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A Newbie's Guide to Taking the Moscow Metro

For tourists and residents alike, the metro is the simplest, cheapest and fastest way to get around the Russian capital. However, there are some basic things new arrivals should know before hopping on the subway in order to master the art of metro-riding like a true Muscovite.

1. Be prepared to push. The metro, particularly during rush hour, is crowded. You must be willing to use your elbows and make your way through the crowds of people getting on and off. Double your efforts if you want any chance of getting a seat.

2. Be fast! Make sure you are positioned right in front of the doors when they open. Let the people coming off the train get out first, then sprint into the carriage and push your way further in.

3. Respect the clearly defined hierarchy of the groups most worthy of a seat. These include: pregnant women, old people, children, people with big bags and women wearing heels. If you fear you are not able to accurately judge whether or not you should give someone a seat, chances are your fellow riders will help you out. If you're a young man, the answer to whether you should get up is "always."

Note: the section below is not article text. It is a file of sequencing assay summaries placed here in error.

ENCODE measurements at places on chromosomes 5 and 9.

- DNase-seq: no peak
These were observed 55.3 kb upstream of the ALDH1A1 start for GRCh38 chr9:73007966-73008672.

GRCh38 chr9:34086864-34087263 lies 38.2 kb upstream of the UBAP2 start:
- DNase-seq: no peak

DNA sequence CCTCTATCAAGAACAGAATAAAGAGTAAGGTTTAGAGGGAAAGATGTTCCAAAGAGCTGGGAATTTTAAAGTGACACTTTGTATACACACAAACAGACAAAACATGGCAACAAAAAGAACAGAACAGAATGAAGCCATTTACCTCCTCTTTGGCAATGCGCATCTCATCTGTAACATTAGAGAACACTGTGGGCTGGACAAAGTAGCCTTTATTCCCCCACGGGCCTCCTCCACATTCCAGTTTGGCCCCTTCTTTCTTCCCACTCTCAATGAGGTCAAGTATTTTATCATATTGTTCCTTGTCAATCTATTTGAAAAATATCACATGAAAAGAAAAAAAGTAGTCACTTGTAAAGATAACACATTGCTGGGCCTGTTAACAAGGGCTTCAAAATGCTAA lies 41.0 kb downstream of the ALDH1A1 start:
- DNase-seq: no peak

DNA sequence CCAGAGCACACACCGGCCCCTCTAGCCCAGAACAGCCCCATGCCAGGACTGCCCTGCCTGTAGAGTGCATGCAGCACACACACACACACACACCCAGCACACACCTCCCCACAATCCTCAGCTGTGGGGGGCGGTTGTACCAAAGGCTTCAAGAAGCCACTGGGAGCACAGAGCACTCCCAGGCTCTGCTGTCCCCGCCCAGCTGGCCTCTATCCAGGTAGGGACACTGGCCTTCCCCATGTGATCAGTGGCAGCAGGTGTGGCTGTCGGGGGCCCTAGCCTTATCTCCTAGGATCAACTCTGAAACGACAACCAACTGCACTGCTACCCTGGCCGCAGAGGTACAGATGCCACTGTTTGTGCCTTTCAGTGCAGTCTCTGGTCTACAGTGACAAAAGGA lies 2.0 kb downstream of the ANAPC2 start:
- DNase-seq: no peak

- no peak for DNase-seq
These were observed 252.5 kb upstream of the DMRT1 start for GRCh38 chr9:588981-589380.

4. Look the part. Russians are generally expressionless on public transport and its not uncommon to be stared at if you are smiling broadly. If you're in conversation with a friend, it's ok, but standing alone and smiling will just make you look crazy — or like a foreigner.

5. Reassess how you feel about personal space. As previously noted, the metro is crowded. Don't be bothered by other riders bumping up against you, especially as trains have been known to stop abruptly. And no matter how full the carriage seems, every stop proves there is always room for a few more.

After following these rules for a while, you'll notice that they become second nature and you won't even remember that you spent your first days in the Moscow metro staring at the mosaics on the walls and hanging back from the crowd hoping to get on the next train. 

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